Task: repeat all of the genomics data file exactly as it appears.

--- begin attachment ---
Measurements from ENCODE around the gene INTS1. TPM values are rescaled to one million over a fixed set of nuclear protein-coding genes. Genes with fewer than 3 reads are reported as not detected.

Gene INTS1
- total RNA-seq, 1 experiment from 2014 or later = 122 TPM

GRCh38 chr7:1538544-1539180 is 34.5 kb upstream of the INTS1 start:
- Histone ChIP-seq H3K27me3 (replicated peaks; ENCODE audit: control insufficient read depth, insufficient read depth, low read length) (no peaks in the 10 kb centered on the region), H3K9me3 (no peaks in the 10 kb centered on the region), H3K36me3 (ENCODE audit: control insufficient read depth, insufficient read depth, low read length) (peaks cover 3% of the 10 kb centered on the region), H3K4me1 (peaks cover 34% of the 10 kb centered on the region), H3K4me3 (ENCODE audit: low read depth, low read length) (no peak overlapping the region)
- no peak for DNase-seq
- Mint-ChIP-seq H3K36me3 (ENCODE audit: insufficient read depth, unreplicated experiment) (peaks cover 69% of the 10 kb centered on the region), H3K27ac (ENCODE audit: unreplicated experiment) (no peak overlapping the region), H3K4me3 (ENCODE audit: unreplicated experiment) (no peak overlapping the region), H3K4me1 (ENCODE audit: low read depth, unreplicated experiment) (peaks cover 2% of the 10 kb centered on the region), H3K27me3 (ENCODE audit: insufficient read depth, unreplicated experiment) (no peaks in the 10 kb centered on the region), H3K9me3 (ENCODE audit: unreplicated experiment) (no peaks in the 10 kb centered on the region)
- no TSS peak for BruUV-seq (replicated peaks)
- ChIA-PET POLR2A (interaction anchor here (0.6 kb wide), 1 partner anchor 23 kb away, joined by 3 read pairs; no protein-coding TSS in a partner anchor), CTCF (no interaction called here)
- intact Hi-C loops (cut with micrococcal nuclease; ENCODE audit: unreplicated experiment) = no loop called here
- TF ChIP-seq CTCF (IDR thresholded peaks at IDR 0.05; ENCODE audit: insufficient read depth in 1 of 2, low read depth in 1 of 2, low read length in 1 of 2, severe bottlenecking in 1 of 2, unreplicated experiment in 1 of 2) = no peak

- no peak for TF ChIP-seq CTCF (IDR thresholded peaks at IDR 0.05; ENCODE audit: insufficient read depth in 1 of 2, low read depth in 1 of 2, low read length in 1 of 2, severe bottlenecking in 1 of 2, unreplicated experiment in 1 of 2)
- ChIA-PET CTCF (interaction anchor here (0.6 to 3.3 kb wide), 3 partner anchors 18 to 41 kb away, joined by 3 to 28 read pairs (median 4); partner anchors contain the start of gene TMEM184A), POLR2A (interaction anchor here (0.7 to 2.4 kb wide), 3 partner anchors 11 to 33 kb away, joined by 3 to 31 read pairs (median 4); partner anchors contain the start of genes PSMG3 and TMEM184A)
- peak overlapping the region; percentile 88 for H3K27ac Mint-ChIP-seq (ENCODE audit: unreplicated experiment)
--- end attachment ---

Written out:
Measurements from ENCODE around the gene INTS1. TPM values are rescaled to one million over a fixed set of nuclear protein-coding genes. Genes with fewer than 3 reads are reported as not detected.

Gene INTS1
- total RNA-seq, 1 experiment from 2014 or later = 122 TPM

GRCh38 chr7:1538544-1539180 is 34.5 kb upstream of the INTS1 start:
- Histone ChIP-seq H3K27me3 (replicated peaks; ENCODE audit: control insufficient read depth, insufficient read depth, low read length) (no peaks in the 10 kb centered on the region), H3K9me3 (no peaks in the 10 kb centered on the region), H3K36me3 (ENCODE audit: control insufficient read depth, insufficient read depth, low read length) (peaks cover 3% of the 10 kb centered on the region), H3K4me1 (peaks cover 34% of the 10 kb centered on the region), H3K4me3 (ENCODE audit: low read depth, low read length) (no peak overlapping the region)
- no peak for DNase-seq
- Mint-ChIP-seq H3K36me3 (ENCODE audit: insufficient read depth, unreplicated experiment) (peaks cover 69% of the 10 kb centered on the region), H3K27ac (ENCODE audit: unreplicated experiment) (no peak overlapping the region), H3K4me3 (ENCODE audit: unreplicated experiment) (no peak overlapping the region), H3K4me1 (ENCODE audit: low read depth, unreplicated experiment) (peaks cover 2% of the 10 kb centered on the region), H3K27me3 (ENCODE audit: insufficient read depth, unreplicated experiment) (no peaks in the 10 kb centered on the region), H3K9me3 (ENCODE audit: unreplicated experiment) (no peaks in the 10 kb centered on the region)
- no TSS peak for BruUV-seq (replicated peaks)
- ChIA-PET POLR2A (interaction anchor here (0.6 kb wide), 1 partner anchor 23 kb away, joined by 3 read pairs; no protein-coding TSS in a partner anchor), CTCF (no interaction called here)
- intact Hi-C loops (cut with micrococcal nuclease; ENCODE audit: unreplicated experiment) = no loop called here
- TF ChIP-seq CTCF (IDR thresholded peaks at IDR 0.05; ENCODE audit: insufficient read depth in 1 of 2, low read depth in 1 of 2, low read length in 1 of 2, severe bottlenecking in 1 of 2, unreplicated experiment in 1 of 2) = no peak

- no peak for TF ChIP-seq CTCF (IDR thresholded peaks at IDR 0.05; ENCODE audit: insufficient read depth in 1 of 2, low read depth in 1 of 2, low read length in 1 of 2, severe bottlenecking in 1 of 2, unreplicated experiment in 1 of 2)
- ChIA-PET CTCF (interaction anchor here (0.6 to 3.3 kb wide), 3 partner anchors 18 to 41 kb away, joined by 3 to 28 read pairs (median 4); partner anchors contain the start of gene TMEM184A), POLR2A (interaction anchor here (0.7 to 2.4 kb wide), 3 partner anchors 11 to 33 kb away, joined by 3 to 31 read pairs (median 4); partner anchors contain the start of genes PSMG3 and TMEM184A)
- peak overlapping the region; percentile 88 for H3K27ac Mint-ChIP-seq (ENCODE audit: unreplicated experiment)